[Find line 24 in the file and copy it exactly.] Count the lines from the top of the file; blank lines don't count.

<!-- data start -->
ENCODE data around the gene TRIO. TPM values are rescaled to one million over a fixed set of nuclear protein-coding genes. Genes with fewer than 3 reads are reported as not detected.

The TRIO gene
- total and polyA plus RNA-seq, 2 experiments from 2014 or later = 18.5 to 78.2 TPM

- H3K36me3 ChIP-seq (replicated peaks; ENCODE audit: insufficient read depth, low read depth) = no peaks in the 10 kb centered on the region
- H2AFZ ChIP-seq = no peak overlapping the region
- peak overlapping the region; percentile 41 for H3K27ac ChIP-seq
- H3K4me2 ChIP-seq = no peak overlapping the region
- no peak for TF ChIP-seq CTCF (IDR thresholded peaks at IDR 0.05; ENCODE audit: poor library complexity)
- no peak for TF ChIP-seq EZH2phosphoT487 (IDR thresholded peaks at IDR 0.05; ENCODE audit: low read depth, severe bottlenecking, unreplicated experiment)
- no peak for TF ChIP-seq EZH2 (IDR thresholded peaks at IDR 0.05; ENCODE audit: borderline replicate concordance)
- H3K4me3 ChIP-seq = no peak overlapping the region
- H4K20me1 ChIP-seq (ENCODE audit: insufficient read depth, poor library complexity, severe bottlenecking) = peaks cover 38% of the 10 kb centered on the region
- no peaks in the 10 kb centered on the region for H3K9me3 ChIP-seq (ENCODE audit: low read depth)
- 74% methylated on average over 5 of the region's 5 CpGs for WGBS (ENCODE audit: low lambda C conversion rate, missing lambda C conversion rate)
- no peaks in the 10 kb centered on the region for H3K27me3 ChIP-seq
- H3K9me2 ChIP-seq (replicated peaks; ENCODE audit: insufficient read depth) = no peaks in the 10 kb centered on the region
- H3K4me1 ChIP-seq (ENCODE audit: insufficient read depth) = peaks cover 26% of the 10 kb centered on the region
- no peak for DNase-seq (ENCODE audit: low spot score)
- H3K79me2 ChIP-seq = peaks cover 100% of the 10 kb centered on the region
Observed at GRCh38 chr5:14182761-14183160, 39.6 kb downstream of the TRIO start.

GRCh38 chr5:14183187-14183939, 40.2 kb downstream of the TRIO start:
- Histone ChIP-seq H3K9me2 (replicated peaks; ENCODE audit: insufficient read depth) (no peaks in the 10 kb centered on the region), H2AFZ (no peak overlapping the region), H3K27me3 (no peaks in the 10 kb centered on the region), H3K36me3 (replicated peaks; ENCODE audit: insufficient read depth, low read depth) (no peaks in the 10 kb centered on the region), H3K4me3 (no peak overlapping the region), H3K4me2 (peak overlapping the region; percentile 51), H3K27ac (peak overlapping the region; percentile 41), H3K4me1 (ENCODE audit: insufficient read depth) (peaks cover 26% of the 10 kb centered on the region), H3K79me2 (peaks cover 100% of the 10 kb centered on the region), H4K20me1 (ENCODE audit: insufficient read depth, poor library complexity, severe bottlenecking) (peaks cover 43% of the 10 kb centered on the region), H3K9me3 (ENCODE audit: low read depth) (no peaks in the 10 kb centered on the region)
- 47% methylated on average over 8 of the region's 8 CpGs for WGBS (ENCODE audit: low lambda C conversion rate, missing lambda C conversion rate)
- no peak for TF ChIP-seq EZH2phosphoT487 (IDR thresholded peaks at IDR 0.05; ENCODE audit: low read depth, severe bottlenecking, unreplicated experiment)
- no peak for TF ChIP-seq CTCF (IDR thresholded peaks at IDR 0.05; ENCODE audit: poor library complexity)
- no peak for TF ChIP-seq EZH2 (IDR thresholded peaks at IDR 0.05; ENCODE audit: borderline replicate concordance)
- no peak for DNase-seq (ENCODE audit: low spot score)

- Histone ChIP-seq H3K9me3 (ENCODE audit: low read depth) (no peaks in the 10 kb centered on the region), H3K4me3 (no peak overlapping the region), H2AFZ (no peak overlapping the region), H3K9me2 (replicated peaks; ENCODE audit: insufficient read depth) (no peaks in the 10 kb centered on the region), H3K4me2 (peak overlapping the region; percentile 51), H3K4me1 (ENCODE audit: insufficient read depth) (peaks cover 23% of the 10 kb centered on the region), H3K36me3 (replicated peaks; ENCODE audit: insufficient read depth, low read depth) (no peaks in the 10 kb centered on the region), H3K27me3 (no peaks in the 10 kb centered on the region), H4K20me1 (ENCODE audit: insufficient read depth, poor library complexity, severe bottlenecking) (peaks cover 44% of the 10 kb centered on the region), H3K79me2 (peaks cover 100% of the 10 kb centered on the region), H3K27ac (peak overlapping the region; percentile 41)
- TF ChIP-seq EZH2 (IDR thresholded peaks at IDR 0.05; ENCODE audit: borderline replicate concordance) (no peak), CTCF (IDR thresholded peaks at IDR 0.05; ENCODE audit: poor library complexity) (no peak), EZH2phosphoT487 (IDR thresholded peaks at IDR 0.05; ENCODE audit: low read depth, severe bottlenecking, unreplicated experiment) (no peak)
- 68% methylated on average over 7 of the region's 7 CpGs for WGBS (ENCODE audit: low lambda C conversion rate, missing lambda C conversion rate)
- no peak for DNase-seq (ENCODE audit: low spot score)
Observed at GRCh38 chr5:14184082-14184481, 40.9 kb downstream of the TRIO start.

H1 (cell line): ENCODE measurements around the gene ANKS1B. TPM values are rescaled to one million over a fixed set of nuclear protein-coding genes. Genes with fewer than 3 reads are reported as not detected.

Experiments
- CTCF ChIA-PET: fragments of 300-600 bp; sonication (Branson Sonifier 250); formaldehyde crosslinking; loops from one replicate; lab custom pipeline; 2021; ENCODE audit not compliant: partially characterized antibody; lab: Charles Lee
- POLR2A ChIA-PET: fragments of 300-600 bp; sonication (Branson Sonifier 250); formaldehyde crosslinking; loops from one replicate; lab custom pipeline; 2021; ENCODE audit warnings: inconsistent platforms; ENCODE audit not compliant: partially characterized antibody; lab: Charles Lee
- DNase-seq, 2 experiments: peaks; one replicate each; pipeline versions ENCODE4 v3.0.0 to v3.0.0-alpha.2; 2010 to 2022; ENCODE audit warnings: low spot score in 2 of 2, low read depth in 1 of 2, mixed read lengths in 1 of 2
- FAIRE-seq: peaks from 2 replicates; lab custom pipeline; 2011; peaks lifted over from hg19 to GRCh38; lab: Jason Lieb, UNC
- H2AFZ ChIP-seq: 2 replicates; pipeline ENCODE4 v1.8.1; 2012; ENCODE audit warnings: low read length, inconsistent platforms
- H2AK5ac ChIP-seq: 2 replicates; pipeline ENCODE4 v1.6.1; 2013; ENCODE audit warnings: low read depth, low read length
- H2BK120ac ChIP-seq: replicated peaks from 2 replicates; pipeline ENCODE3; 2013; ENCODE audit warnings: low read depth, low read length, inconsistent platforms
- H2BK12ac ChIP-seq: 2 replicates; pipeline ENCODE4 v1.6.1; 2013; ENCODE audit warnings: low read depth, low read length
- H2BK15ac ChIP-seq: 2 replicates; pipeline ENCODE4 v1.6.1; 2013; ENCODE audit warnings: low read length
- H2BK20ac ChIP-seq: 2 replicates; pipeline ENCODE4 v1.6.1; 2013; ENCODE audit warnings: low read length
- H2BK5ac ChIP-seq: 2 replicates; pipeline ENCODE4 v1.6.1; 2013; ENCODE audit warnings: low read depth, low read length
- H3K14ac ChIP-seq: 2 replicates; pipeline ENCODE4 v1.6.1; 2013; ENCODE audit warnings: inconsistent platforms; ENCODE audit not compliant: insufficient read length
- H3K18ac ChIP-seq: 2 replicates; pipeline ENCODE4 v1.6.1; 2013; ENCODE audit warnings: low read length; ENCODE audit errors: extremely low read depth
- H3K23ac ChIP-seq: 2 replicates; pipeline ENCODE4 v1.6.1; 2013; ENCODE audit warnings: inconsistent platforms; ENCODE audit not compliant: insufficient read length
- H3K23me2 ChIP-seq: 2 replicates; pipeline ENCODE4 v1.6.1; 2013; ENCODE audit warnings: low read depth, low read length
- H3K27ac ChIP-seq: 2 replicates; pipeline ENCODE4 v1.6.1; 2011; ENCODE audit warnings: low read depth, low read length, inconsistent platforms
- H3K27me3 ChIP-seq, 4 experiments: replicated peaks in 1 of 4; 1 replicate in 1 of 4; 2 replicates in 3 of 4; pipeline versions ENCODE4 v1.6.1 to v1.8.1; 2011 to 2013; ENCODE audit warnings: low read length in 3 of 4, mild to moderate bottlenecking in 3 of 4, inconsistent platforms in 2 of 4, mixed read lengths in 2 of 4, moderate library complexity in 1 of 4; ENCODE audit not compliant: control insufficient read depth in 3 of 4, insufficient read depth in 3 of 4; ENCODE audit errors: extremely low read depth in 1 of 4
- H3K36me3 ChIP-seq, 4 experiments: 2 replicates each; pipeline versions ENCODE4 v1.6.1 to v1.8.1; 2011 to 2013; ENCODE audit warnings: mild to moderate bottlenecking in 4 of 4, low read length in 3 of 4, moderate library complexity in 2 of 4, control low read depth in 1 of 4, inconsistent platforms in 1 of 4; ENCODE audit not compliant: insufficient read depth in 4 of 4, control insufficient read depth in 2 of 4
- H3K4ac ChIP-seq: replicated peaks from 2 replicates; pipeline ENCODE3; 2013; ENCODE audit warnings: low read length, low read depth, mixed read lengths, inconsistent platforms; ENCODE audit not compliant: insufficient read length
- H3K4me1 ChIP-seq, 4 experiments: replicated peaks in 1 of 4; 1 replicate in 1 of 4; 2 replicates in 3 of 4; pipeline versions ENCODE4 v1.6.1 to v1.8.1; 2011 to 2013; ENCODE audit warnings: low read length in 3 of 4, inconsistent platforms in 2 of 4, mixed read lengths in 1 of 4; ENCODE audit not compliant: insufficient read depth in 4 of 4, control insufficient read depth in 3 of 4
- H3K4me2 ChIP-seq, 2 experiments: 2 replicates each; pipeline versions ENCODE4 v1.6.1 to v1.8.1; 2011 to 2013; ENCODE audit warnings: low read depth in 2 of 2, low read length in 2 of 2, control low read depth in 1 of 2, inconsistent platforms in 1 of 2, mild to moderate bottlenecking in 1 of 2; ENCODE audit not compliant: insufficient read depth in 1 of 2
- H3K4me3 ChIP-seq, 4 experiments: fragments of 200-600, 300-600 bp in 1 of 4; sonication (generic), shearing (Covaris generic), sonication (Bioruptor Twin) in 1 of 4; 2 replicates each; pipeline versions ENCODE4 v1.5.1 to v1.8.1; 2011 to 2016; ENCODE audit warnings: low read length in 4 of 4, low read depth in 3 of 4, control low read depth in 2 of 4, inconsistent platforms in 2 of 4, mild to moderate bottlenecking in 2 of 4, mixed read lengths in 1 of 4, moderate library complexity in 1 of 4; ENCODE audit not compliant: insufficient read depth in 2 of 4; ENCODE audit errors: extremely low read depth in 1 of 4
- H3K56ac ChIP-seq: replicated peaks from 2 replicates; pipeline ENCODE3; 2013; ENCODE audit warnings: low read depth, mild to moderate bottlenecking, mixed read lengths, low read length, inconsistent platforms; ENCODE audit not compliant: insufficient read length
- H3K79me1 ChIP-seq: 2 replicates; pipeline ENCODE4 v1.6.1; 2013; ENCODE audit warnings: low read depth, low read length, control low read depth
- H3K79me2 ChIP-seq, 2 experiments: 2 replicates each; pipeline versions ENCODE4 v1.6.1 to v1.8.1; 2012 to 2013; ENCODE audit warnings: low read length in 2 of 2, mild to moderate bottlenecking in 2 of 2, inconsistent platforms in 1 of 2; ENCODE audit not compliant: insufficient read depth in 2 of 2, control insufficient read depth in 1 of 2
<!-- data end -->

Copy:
- no peak for TF ChIP-seq EZH2phosphoT487 (IDR thresholded peaks at IDR 0.05; ENCODE audit: low read depth, severe bottlenecking, unreplicated experiment)